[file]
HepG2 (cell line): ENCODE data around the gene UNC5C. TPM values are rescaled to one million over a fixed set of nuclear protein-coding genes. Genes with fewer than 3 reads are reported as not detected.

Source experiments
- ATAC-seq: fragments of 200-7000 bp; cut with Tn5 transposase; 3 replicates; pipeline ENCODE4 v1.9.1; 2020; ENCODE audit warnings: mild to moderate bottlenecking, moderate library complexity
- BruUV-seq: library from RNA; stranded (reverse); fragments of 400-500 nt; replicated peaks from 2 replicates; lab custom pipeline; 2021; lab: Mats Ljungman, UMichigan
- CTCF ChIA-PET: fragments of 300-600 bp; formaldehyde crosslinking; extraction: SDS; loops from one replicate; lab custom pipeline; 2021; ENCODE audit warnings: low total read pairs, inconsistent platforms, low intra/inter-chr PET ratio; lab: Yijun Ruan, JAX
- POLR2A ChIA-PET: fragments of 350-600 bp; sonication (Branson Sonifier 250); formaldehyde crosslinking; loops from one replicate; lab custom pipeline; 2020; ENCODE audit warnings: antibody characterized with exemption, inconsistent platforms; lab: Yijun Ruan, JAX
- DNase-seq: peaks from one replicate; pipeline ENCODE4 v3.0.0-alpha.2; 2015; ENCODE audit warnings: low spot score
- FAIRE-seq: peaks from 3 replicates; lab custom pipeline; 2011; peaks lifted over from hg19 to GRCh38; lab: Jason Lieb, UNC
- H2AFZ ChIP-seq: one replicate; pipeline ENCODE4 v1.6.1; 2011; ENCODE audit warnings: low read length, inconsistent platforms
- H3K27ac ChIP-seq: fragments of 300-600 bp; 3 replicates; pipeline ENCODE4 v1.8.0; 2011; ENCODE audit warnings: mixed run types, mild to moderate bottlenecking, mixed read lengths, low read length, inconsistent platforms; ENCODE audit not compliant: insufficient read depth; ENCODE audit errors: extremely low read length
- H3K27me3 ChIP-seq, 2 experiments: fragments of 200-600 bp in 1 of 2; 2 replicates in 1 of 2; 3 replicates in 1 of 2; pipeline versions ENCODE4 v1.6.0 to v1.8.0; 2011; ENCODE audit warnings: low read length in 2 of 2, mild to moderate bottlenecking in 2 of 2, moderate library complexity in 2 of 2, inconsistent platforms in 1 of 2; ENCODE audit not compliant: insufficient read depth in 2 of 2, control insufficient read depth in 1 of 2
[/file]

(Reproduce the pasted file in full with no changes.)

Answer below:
HepG2 (cell line): ENCODE data around the gene UNC5C. TPM values are rescaled to one million over a fixed set of nuclear protein-coding genes. Genes with fewer than 3 reads are reported as not detected.

Source experiments
- ATAC-seq: fragments of 200-7000 bp; cut with Tn5 transposase; 3 replicates; pipeline ENCODE4 v1.9.1; 2020; ENCODE audit warnings: mild to moderate bottlenecking, moderate library complexity
- BruUV-seq: library from RNA; stranded (reverse); fragments of 400-500 nt; replicated peaks from 2 replicates; lab custom pipeline; 2021; lab: Mats Ljungman, UMichigan
- CTCF ChIA-PET: fragments of 300-600 bp; formaldehyde crosslinking; extraction: SDS; loops from one replicate; lab custom pipeline; 2021; ENCODE audit warnings: low total read pairs, inconsistent platforms, low intra/inter-chr PET ratio; lab: Yijun Ruan, JAX
- POLR2A ChIA-PET: fragments of 350-600 bp; sonication (Branson Sonifier 250); formaldehyde crosslinking; loops from one replicate; lab custom pipeline; 2020; ENCODE audit warnings: antibody characterized with exemption, inconsistent platforms; lab: Yijun Ruan, JAX
- DNase-seq: peaks from one replicate; pipeline ENCODE4 v3.0.0-alpha.2; 2015; ENCODE audit warnings: low spot score
- FAIRE-seq: peaks from 3 replicates; lab custom pipeline; 2011; peaks lifted over from hg19 to GRCh38; lab: Jason Lieb, UNC
- H2AFZ ChIP-seq: one replicate; pipeline ENCODE4 v1.6.1; 2011; ENCODE audit warnings: low read length, inconsistent platforms
- H3K27ac ChIP-seq: fragments of 300-600 bp; 3 replicates; pipeline ENCODE4 v1.8.0; 2011; ENCODE audit warnings: mixed run types, mild to moderate bottlenecking, mixed read lengths, low read length, inconsistent platforms; ENCODE audit not compliant: insufficient read depth; ENCODE audit errors: extremely low read length
- H3K27me3 ChIP-seq, 2 experiments: fragments of 200-600 bp in 1 of 2; 2 replicates in 1 of 2; 3 replicates in 1 of 2; pipeline versions ENCODE4 v1.6.0 to v1.8.0; 2011; ENCODE audit warnings: low read length in 2 of 2, mild to moderate bottlenecking in 2 of 2, moderate library complexity in 2 of 2, inconsistent platforms in 1 of 2; ENCODE audit not compliant: insufficient read depth in 2 of 2, control insufficient read depth in 1 of 2